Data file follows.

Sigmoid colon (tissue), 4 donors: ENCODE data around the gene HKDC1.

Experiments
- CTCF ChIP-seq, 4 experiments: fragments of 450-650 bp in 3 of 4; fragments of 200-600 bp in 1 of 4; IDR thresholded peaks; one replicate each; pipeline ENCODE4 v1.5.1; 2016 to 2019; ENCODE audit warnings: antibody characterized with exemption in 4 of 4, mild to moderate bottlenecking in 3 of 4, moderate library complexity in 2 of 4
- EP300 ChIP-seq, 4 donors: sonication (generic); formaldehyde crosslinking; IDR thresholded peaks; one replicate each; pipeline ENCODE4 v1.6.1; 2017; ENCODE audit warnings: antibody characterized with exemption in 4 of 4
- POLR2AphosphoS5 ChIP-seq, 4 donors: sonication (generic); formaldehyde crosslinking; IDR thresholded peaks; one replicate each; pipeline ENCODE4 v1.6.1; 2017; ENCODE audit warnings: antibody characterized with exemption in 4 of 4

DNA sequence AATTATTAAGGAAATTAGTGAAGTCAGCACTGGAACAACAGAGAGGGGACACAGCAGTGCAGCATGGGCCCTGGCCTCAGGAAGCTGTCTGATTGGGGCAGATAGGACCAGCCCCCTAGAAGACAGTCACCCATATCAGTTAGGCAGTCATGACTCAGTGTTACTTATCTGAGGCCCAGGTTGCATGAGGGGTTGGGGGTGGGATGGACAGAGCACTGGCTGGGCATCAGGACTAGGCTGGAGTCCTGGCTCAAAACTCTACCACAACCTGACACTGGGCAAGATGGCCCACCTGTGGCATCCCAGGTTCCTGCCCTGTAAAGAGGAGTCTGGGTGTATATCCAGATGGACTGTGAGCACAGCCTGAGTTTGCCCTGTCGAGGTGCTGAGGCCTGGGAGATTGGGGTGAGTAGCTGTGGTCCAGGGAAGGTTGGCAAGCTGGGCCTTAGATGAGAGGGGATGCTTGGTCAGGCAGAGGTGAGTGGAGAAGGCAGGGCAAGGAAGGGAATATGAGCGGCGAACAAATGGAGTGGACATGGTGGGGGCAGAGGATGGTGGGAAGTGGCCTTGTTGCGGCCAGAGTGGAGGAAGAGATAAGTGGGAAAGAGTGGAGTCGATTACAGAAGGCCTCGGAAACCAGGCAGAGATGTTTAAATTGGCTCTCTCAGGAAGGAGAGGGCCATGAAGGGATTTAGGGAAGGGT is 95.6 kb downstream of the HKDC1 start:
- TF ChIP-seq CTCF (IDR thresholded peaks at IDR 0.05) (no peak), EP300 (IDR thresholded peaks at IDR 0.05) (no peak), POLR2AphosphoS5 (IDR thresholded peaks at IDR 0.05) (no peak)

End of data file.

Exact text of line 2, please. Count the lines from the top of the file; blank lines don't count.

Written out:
Experiments